The Art of Being

The Art of Being

Something I’ve come face-to-face with many times this year is how simple life really is and how complicated we make it. Oftentimes, we show our life through a highlight reel– the exciting highs and the devastating lows. It’s as if we are trying to prove the worthiness of our lives by saying, “Look at all these things I’ve experienced and done! Now, after all these things, my life is worth something.” But is our life really measured by what we do?

At our Midyear Retreat, we got to catch up with the other volunteers about how our service has been going. The recurring theme in our conversation was that we were all doing relatively simple and repetitive tasks at our service sites, but we were expecting to do more. The simple tasks like taking patients’ vital signs over and over throughout the day, making coffee for coworkers, or sweeping the floors after lunch, were making us feel like we weren’t doing anything. We thought that the more “stuff” we did would validate our reason for being at work that day. But with that mentality, we were missing our work– being present to the people in front of us: the patients at the clinic, the people seeking asylum, the hard-working teachers, and the cute pre-K students.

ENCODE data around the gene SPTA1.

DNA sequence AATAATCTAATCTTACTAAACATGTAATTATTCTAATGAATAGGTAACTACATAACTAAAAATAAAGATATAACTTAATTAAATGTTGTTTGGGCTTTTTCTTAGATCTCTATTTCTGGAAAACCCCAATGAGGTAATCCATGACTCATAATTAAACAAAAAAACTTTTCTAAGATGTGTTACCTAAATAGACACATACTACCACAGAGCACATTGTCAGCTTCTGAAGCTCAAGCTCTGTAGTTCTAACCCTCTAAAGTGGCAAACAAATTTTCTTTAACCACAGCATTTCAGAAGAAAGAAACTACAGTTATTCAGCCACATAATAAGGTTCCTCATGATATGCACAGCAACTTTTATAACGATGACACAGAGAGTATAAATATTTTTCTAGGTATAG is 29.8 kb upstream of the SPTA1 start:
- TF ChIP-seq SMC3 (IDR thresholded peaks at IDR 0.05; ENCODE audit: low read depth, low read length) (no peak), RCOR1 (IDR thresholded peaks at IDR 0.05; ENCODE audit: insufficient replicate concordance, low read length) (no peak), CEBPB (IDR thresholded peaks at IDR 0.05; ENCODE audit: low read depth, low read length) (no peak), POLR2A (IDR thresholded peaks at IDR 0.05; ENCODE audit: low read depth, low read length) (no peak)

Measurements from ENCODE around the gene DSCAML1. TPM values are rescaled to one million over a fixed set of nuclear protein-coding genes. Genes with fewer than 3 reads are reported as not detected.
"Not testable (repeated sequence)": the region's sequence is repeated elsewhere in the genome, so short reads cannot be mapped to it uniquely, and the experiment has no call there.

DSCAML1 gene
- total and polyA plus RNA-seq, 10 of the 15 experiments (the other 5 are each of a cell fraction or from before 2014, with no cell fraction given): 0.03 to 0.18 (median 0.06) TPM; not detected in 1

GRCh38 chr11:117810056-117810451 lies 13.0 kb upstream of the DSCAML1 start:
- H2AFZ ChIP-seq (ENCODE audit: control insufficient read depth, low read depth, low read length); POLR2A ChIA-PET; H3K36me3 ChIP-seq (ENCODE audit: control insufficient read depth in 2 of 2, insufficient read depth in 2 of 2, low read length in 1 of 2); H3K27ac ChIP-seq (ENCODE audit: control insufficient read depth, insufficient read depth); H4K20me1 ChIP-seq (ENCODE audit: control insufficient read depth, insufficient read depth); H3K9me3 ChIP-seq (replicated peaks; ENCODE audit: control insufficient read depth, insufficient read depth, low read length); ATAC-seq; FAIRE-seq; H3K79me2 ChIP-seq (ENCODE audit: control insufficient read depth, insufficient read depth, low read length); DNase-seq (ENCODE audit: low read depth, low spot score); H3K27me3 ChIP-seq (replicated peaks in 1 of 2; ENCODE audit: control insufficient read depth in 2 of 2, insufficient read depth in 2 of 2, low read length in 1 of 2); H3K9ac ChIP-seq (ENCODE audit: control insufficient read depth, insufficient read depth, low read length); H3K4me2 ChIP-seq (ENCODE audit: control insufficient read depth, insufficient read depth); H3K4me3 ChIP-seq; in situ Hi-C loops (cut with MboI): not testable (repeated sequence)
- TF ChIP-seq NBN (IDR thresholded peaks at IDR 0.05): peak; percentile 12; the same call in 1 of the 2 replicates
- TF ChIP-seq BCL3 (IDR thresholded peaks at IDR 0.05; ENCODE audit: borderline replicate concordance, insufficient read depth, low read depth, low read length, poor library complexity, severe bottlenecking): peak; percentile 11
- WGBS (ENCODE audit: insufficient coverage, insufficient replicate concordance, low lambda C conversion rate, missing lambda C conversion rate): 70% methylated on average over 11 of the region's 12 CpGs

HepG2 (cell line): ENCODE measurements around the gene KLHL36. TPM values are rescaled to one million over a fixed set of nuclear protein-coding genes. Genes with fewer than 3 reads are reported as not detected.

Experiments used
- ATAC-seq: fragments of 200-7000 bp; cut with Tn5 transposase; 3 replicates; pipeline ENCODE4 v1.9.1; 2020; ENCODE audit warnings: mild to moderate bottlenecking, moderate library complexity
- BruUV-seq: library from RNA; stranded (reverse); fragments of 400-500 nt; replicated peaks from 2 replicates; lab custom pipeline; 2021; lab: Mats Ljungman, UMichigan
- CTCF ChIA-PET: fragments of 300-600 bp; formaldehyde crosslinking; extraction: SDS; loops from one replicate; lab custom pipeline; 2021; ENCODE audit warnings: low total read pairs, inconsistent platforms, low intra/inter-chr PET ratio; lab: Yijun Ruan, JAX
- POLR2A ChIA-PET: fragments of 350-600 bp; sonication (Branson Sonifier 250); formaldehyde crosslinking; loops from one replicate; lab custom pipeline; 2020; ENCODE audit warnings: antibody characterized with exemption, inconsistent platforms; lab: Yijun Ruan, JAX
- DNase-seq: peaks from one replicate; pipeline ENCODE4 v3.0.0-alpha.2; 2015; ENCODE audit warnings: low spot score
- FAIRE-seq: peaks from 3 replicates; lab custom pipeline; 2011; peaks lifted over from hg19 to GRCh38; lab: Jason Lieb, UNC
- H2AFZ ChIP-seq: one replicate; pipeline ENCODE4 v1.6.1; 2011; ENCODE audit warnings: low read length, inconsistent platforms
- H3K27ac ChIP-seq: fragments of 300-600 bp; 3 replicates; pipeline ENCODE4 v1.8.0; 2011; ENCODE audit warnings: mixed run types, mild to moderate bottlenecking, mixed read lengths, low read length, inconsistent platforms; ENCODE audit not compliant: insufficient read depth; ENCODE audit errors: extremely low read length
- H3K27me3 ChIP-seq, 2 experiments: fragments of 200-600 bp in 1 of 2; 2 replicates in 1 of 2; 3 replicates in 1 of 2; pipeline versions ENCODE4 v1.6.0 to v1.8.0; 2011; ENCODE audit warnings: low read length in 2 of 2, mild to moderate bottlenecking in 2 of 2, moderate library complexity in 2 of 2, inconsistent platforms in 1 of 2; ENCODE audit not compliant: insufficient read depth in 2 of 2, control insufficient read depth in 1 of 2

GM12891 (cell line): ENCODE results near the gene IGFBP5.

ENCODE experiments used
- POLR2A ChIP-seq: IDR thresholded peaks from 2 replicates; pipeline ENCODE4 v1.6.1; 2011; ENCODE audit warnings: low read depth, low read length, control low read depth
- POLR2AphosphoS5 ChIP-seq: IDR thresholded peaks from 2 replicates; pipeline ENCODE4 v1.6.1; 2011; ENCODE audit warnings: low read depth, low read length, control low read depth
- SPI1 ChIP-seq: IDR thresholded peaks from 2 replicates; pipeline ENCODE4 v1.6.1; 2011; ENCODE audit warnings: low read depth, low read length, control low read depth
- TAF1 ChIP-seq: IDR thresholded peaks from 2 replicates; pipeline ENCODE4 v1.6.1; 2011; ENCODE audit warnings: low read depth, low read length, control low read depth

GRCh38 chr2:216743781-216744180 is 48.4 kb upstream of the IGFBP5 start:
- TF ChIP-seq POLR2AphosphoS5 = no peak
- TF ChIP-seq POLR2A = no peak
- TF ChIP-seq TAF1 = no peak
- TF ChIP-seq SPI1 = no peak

This weekend at Mass we celebrated the Baptism of the Lord. The priest said that at the time Jesus was baptized, He had not yet begun His public ministry- we know of no miracles, no healings, no preaching up to this point, and yet we still hear, “‘You are my beloved Son; with you I am well pleased’” (Luke 3:22). The Father was pleased with His Son just because of who He was. He didn’t have to do anything to have a purpose. He was loved for who He was, not for what He did. Just the same, I am loved for who I am and not for what I accomplish.

Our culture has pounded into us that we always need to do more in order to be successful, productive, and to have purpose. On the contrary, I have found that my favorite memories are the ones where I can just take in this gift of life. This year as an AV has given me a front-row seat in learning the art of being.

Riley Griesemer

Lawrence, MA 2021-2022

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